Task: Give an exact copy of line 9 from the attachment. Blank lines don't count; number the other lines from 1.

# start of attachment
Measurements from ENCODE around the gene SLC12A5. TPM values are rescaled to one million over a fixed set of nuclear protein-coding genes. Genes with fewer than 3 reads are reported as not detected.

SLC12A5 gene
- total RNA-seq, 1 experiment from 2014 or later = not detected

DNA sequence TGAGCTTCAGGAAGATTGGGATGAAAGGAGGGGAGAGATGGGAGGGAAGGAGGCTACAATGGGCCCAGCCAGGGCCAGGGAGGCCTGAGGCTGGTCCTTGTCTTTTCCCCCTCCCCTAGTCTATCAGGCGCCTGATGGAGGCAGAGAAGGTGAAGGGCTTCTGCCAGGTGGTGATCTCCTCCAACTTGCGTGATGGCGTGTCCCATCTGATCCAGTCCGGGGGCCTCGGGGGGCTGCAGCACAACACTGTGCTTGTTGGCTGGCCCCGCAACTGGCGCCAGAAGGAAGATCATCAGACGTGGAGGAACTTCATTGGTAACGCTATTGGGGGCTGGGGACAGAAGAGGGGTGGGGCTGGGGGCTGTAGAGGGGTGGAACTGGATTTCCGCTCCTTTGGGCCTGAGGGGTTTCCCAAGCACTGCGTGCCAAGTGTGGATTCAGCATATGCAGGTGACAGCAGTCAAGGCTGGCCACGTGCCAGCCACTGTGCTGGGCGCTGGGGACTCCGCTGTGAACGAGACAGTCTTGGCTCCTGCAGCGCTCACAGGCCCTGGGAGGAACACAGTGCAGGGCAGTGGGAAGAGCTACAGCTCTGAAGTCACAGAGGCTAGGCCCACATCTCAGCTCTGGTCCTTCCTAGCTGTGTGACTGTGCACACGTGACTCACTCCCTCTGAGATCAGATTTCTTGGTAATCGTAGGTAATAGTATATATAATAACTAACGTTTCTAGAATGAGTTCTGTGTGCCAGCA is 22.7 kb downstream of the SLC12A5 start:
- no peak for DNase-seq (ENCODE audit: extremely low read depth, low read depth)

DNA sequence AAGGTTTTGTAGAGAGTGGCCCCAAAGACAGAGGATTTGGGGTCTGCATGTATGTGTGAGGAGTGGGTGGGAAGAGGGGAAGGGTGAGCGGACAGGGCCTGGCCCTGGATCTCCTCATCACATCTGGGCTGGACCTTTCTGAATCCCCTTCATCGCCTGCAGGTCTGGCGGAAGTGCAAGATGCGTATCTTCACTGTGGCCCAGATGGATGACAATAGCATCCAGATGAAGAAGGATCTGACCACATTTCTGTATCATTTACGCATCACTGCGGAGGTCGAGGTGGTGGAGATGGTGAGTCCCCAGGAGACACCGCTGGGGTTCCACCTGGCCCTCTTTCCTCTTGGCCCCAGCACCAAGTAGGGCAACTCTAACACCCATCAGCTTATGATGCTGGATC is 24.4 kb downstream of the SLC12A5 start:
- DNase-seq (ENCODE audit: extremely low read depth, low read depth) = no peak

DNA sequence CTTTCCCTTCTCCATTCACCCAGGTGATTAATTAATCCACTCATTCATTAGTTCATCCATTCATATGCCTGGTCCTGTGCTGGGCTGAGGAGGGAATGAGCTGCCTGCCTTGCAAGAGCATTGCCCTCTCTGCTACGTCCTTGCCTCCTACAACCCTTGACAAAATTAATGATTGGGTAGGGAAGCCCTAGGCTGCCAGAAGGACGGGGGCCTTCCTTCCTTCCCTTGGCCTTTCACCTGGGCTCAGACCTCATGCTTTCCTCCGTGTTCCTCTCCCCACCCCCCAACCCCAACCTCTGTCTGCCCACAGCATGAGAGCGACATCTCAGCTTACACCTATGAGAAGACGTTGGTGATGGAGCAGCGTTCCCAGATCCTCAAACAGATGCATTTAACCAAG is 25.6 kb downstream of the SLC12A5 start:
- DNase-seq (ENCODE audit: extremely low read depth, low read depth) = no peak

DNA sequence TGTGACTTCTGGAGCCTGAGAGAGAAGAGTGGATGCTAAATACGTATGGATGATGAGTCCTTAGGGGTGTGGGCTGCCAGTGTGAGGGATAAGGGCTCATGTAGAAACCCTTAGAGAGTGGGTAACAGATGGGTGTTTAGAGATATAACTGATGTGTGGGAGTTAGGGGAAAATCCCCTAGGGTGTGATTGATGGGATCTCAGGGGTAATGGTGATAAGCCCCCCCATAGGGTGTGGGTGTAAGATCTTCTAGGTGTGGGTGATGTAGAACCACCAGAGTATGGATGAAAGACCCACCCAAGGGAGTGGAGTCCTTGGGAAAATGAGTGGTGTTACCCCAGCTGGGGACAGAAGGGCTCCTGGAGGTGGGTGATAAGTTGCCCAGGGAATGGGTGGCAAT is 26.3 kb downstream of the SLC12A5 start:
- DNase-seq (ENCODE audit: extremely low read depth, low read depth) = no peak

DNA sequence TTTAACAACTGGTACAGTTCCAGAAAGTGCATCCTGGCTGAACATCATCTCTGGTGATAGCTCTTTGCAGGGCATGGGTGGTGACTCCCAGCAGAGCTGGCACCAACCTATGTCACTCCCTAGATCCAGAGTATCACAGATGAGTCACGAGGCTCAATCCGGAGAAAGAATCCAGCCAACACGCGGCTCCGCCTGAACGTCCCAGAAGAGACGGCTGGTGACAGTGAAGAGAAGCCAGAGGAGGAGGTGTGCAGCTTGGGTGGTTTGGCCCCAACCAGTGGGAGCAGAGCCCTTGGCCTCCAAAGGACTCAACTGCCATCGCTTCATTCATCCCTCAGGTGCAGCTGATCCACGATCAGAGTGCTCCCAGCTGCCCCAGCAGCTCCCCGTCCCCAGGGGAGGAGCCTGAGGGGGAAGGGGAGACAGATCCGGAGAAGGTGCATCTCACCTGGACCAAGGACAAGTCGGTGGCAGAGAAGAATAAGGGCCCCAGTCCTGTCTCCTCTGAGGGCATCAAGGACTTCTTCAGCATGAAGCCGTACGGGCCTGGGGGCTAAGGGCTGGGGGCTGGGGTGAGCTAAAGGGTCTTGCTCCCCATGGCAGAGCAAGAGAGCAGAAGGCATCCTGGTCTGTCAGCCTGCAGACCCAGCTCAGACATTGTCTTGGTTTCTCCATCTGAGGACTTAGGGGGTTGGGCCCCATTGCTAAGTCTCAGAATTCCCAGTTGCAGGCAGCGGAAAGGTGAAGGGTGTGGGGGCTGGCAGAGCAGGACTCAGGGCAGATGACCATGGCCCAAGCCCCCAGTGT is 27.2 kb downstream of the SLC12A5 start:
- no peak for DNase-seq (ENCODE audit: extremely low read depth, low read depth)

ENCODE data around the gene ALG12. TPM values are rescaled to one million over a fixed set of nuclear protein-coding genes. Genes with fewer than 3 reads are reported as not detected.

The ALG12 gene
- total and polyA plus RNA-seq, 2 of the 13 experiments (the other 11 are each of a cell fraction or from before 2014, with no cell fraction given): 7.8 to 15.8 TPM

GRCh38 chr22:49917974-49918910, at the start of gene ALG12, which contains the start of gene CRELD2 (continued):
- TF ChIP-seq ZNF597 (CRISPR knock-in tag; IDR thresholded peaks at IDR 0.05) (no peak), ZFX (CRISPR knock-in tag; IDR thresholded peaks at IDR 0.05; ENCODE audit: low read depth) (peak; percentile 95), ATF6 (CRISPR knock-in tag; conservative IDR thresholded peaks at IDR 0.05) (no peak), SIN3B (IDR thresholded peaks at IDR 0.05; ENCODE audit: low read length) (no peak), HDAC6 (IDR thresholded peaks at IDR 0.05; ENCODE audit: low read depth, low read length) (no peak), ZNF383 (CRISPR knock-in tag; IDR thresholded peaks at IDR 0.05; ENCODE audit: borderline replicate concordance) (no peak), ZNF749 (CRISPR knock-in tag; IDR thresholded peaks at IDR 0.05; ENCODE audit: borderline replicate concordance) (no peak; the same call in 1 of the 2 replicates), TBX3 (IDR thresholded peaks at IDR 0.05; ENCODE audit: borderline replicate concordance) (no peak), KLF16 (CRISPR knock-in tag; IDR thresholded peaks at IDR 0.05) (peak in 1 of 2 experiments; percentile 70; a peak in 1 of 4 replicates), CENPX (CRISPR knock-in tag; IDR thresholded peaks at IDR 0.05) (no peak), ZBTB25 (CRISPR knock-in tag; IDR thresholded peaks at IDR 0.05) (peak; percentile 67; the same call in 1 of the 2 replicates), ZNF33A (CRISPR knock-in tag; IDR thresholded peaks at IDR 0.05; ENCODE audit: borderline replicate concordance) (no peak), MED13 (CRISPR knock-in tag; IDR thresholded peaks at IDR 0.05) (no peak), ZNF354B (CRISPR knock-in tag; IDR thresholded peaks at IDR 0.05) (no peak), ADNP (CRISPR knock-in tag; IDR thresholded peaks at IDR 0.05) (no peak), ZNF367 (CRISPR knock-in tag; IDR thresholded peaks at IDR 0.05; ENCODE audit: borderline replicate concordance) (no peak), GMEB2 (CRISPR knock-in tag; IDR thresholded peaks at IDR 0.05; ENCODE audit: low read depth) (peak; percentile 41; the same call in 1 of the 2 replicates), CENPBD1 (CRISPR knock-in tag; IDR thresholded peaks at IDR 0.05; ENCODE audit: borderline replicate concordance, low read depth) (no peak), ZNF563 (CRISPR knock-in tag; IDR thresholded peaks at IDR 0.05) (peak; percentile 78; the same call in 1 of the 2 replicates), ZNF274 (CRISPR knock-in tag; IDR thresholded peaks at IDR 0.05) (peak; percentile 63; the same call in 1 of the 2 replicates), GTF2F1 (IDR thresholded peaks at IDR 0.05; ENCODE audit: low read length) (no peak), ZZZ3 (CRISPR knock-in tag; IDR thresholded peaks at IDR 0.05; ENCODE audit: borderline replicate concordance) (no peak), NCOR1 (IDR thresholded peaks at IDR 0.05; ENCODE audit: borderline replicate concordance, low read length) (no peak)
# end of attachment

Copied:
- DNase-seq (ENCODE audit: extremely low read depth, low read depth) = no peak